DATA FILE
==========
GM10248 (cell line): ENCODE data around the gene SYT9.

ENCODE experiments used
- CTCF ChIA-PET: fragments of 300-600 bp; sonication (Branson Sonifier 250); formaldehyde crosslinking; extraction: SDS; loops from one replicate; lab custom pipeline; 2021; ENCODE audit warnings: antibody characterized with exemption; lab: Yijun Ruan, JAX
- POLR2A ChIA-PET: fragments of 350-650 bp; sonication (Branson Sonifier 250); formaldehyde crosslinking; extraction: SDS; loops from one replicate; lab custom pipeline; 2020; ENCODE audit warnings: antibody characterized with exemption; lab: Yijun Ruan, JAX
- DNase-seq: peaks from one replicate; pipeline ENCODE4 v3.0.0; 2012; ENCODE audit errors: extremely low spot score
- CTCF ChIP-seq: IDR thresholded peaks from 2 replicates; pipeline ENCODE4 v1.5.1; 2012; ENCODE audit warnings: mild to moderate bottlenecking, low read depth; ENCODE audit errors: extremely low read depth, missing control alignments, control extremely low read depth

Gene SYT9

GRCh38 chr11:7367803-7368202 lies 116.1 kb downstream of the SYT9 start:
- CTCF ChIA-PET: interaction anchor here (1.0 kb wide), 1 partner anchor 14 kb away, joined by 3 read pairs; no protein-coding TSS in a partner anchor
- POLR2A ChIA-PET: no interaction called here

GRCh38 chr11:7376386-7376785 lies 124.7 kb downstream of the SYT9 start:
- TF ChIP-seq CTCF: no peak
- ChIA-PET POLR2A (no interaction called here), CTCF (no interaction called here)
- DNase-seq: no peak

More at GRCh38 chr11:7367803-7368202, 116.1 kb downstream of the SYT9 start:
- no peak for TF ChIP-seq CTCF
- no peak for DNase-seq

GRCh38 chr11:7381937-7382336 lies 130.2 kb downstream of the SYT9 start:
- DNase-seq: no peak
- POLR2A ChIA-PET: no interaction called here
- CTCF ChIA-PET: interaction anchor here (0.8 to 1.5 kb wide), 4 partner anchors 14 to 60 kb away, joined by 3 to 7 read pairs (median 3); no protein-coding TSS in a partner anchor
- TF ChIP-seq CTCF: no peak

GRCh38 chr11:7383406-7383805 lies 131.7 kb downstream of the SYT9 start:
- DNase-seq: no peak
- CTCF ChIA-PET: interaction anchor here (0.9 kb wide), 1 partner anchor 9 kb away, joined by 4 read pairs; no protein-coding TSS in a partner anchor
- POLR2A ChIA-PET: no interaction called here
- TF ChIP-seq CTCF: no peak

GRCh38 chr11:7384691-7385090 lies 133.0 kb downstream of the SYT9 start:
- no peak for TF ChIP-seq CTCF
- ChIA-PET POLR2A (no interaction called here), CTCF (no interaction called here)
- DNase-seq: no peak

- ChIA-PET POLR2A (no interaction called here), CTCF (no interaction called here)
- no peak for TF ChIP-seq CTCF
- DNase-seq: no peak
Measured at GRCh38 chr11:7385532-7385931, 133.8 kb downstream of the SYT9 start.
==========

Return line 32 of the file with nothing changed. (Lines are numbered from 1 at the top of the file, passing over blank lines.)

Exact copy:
- ChIA-PET POLR2A (no interaction called here), CTCF (no interaction called here)